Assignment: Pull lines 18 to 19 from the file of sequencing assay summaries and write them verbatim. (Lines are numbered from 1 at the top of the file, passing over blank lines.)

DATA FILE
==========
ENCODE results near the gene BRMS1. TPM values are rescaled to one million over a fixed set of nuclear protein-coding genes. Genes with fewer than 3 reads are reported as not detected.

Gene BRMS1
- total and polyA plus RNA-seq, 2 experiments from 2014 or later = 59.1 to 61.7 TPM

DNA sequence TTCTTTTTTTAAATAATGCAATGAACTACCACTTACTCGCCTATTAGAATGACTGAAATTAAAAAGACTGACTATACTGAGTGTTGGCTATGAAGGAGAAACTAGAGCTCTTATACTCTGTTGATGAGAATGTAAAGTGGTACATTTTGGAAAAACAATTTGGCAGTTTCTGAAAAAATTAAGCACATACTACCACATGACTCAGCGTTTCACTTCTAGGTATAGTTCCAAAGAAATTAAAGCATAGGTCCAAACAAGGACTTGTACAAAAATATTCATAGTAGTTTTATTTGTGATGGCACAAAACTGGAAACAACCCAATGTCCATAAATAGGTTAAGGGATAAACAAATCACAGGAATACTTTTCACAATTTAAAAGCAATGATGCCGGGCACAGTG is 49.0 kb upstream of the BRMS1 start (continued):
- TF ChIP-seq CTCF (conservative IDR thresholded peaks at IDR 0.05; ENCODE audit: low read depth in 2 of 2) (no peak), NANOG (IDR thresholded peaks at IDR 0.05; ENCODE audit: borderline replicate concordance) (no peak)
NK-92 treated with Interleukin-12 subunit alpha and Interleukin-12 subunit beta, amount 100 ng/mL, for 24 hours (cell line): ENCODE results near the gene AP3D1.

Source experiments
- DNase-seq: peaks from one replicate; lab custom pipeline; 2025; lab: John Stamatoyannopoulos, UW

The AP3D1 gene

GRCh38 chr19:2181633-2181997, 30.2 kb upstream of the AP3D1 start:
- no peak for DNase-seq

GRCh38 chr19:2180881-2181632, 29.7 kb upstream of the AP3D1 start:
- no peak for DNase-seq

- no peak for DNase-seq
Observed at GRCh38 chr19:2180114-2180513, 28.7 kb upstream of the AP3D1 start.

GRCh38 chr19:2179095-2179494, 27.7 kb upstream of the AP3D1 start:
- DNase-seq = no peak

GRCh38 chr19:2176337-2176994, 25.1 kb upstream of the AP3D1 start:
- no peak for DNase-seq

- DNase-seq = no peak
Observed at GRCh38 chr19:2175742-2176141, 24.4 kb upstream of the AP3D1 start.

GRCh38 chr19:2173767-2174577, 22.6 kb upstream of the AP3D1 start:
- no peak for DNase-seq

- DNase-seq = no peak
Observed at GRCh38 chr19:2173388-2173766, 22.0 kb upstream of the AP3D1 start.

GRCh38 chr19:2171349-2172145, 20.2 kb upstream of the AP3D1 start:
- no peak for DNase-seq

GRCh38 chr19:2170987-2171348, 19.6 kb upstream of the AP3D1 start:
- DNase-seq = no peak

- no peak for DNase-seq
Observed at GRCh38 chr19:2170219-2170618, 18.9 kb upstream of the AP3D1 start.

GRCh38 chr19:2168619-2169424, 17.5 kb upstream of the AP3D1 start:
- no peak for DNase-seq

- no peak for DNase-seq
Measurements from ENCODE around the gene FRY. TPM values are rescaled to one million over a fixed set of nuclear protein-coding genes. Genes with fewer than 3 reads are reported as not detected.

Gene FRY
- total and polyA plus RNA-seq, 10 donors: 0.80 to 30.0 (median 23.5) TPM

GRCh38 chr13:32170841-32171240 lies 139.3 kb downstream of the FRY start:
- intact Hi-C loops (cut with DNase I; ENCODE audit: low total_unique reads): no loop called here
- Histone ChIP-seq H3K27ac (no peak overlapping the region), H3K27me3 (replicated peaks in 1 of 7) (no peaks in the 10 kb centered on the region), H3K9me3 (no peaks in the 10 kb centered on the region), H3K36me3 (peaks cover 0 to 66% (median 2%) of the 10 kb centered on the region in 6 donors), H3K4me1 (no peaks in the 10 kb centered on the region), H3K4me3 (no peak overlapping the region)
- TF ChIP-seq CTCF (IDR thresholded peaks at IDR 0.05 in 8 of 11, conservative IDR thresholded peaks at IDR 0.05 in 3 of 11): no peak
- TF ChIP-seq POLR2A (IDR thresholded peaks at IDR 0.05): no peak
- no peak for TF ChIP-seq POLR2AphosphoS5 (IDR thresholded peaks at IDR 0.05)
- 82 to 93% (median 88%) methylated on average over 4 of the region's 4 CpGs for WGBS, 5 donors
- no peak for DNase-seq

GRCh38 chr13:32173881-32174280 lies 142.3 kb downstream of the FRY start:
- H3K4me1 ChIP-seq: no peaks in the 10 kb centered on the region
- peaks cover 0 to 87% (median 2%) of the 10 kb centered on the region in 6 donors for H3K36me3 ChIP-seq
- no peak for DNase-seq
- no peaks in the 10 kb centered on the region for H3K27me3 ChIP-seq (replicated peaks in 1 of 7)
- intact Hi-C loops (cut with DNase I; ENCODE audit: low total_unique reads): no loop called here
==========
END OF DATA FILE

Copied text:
GRCh38 chr19:2176337-2176994, 25.1 kb upstream of the AP3D1 start:
- no peak for DNase-seq